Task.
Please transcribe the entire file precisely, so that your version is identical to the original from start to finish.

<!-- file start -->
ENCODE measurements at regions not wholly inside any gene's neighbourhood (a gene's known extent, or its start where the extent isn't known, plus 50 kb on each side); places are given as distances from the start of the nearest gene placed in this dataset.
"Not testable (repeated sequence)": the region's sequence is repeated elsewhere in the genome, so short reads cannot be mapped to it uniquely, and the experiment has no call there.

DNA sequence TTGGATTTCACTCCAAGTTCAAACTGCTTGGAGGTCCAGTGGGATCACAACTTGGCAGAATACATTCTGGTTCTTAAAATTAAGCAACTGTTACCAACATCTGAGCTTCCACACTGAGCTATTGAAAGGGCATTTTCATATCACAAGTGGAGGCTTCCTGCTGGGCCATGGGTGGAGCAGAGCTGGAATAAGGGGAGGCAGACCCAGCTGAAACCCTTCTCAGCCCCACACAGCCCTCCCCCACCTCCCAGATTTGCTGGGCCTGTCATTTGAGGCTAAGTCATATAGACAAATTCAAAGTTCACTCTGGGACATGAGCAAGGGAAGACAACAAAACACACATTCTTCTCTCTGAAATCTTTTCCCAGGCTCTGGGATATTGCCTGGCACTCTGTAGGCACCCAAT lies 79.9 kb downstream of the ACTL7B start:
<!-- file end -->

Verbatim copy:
ENCODE measurements at regions not wholly inside any gene's neighbourhood (a gene's known extent, or its start where the extent isn't known, plus 50 kb on each side); places are given as distances from the start of the nearest gene placed in this dataset.
"Not testable (repeated sequence)": the region's sequence is repeated elsewhere in the genome, so short reads cannot be mapped to it uniquely, and the experiment has no call there.

DNA sequence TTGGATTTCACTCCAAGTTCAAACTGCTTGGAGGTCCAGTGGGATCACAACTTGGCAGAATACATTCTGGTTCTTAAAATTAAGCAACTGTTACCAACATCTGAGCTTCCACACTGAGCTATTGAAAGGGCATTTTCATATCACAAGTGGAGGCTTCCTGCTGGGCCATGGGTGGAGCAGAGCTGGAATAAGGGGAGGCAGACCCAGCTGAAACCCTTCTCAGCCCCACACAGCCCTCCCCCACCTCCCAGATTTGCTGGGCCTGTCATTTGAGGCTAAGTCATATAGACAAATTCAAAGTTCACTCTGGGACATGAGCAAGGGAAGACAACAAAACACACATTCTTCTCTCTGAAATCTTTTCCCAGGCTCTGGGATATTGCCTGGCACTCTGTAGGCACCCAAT lies 79.9 kb downstream of the ACTL7B start: